Although vertical (mother-to-offspring) information transfer has been reported in dolphins, it is unclear whether horizontal information transfer takes place between peers of non-parental individuals. We hypothesized that horizontal information transmission takes place within juvenile social play-forage subgroups and within pairs of juveniles in the form of social learning, as a way for older juveniles to contribute to the further development of younger juveniles’ foraging skills. Since 1985, a long-term study in the Bahamas has involved the collection of underwater videos and sound recordings on the social structure of a resident community of free-ranging Atlantic spotted dolphins Stenella frontalis. Foraging behaviors of juvenile dolphins were analyzed in 24 independent foraging events recorded on video from 1994 to 2013. Forty-nine juveniles in total were observed, including eight individually identified juveniles foraging alone, eight individually identified juveniles foraging in pairs, and 33 juveniles foraging in eight subgroups of three or more dolphins. The comparison of older juveniles' behavior against younger juveniles' behavior in juvenile play-forage subgroups suggested the potential for horizontal transmission of information about prey location. However, we found no direct evidence for social learning or of teaching in pairs. This new information about wild Atlantic spotted dolphin social structure is a starting point in horizontal information transmission research and is important in terms of cognitive processes and welfare implications.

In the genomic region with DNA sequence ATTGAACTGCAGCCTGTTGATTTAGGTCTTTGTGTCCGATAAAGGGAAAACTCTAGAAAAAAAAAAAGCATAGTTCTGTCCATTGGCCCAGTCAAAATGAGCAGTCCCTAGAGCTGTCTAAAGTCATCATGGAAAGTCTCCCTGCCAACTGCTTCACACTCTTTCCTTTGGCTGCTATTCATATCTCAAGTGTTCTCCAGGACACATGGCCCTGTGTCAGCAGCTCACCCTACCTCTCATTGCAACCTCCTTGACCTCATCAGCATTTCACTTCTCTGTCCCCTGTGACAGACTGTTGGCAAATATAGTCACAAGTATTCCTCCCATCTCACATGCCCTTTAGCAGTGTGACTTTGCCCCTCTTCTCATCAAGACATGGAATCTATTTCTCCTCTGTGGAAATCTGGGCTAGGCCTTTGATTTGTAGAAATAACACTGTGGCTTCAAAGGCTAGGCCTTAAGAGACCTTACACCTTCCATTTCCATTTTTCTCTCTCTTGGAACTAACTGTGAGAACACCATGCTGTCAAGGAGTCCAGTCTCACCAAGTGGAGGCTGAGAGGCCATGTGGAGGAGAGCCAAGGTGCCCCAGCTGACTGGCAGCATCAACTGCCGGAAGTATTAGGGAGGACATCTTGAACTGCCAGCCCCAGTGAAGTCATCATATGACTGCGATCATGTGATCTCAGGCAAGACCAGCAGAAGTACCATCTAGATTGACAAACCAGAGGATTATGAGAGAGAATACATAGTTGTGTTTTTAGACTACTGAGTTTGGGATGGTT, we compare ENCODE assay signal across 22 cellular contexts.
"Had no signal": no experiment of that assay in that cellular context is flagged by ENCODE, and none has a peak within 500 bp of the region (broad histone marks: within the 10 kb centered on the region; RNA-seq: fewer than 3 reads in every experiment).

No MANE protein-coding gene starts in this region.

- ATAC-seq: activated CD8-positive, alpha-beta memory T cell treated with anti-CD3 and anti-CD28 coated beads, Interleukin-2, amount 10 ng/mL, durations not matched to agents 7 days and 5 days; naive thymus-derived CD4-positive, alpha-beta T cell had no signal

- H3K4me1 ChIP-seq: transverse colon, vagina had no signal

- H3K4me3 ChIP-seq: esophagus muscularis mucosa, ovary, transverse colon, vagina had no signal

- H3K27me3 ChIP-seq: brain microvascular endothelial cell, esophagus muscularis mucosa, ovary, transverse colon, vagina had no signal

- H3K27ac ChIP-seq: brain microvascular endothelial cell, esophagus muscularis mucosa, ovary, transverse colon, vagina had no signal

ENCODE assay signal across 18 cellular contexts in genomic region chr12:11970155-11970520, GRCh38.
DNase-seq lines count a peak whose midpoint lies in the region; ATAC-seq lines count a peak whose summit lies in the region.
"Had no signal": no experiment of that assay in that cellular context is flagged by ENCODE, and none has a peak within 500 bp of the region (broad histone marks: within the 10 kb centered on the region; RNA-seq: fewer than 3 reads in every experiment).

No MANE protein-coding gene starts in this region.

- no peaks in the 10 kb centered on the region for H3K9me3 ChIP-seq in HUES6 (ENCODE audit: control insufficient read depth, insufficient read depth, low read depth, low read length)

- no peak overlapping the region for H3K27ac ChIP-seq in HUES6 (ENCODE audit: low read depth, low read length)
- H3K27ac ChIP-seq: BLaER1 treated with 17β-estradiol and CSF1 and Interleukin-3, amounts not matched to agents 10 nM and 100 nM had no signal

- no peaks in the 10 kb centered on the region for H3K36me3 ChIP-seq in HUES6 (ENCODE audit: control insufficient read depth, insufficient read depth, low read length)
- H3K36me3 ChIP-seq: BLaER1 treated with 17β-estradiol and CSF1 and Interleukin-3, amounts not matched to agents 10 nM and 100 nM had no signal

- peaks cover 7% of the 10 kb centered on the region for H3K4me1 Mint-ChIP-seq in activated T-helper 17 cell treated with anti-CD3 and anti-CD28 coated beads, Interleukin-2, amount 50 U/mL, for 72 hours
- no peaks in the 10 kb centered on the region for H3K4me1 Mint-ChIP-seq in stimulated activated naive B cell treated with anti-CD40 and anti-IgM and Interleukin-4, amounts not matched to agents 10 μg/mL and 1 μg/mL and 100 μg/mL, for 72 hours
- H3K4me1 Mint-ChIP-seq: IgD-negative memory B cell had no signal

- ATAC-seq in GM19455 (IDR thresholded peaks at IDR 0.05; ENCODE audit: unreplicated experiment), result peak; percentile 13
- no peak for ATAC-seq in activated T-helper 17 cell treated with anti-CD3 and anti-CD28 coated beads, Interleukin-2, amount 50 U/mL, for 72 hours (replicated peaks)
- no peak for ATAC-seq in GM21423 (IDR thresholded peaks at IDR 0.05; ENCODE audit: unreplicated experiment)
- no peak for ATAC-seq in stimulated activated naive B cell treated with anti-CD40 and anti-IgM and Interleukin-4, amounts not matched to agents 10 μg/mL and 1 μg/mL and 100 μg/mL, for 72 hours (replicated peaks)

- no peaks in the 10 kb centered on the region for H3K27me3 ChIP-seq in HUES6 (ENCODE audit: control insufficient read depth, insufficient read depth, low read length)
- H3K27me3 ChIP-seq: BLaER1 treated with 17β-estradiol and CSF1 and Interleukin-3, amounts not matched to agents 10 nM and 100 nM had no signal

|Journal||Animal Behavior and Cognition|
|Publication status||Published - 1 Nov 2017|
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- Royal (Dick) School of Veterinary Studies - Senior Lecturer in Animal Science
- Global Academy of Agriculture and Food Systems
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